As a matter of course, be aware that working on the device in its powered-up state is dangerous and should be avoided. It is not only dangerous for yourself but also for the device under repair. So if you work on its internals, be sure to power it off and even better, pull the plug. Components such as capacitors can store a lot of energy for a long time even after the plug was pulled so if you are working on these components or places where their connections are exposed, be sure to discharge them first. The easiest and most effective way to discharge a high-voltage capacitor is to connect it directly to a 230V light bulb. This will quickly eat all energy stored. If there is too much energy, the light bulb may be blown out, but that's still better than you getting this kind of charge.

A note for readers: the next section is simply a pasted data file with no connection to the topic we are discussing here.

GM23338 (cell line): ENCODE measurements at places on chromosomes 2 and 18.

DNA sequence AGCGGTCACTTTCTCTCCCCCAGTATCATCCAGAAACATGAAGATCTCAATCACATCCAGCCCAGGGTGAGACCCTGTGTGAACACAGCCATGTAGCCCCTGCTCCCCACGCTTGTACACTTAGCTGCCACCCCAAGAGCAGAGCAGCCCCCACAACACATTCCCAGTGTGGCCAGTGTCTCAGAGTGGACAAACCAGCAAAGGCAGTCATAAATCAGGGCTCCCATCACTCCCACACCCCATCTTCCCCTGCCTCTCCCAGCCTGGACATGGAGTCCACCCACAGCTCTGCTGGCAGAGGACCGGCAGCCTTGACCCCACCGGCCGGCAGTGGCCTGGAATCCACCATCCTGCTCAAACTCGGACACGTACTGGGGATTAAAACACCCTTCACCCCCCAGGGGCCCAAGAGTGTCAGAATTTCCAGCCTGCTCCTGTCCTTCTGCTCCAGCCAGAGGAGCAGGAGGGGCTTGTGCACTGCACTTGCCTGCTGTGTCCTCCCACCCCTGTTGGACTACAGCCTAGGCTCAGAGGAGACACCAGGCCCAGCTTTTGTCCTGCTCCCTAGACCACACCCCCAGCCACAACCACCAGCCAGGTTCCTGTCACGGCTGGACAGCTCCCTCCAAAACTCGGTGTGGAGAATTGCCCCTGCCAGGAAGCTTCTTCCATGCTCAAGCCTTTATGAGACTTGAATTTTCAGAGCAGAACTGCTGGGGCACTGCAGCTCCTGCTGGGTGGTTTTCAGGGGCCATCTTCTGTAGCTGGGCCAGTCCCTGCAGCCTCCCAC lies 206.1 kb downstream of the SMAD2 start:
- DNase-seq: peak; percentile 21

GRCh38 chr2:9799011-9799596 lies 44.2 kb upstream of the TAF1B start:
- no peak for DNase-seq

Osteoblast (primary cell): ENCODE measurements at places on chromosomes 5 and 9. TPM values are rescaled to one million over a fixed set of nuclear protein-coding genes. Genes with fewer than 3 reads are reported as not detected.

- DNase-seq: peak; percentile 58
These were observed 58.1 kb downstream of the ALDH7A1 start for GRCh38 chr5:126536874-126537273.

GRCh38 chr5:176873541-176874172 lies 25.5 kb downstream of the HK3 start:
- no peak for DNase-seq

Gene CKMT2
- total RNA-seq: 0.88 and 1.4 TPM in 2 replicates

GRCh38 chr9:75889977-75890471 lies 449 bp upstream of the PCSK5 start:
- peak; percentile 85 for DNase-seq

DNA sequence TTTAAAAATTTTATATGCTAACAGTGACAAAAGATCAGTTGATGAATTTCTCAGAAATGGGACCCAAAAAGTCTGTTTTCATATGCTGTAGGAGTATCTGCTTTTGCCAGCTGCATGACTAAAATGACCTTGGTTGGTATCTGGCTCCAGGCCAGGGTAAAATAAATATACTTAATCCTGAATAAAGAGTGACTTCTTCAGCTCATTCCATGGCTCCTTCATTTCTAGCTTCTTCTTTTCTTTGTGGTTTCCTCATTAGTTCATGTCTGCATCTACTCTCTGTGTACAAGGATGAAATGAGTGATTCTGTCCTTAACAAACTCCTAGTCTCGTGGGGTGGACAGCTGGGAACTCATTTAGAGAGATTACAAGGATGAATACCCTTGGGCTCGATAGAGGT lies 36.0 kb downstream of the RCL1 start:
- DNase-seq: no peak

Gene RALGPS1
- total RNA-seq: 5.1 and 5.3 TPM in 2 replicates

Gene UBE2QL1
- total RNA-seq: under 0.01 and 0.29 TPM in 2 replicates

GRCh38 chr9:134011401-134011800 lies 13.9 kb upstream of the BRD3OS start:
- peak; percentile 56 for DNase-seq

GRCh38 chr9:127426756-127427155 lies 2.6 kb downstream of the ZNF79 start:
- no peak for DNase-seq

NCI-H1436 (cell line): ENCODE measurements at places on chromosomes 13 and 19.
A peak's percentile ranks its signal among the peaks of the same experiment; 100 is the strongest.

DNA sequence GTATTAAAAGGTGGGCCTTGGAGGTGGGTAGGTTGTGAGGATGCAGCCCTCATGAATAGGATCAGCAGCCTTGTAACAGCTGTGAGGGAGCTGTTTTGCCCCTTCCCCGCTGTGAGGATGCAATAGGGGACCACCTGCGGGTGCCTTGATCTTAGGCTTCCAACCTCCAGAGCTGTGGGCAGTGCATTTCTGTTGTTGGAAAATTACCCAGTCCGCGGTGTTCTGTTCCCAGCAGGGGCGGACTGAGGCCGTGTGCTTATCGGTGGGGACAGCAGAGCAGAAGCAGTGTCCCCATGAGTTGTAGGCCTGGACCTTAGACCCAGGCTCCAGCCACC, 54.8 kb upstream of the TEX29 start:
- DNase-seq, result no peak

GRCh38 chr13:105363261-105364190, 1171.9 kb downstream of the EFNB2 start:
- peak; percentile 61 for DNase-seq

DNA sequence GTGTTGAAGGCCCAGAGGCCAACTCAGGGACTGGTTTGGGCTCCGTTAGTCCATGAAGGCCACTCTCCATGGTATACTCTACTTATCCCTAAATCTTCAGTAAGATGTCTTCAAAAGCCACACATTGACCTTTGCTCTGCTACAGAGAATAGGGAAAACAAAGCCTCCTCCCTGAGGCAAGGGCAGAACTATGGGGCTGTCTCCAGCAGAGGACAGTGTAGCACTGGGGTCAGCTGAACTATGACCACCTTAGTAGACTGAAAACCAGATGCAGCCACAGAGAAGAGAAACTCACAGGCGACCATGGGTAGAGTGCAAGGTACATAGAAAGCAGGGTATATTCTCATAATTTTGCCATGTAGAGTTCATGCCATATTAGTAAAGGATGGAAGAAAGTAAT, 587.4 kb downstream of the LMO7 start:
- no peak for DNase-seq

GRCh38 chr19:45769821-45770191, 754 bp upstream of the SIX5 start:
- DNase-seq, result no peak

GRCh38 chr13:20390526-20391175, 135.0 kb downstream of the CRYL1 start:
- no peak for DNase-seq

Some legal stuff because you never know: please bear in mind that I am writing this as a hobbyist, not a professional. I describe personal ideas here which is only one of many ways such a repair can be achieved. I cannot guarantee that following this guide will lead to a good result, and cannot be held liable for any personal, physical, or monetary damage anybody suffers by following this guide.
I am open to advice if anything described here is wrong or can be done better. Please let me know in the comments if you find there is anything left to be desired.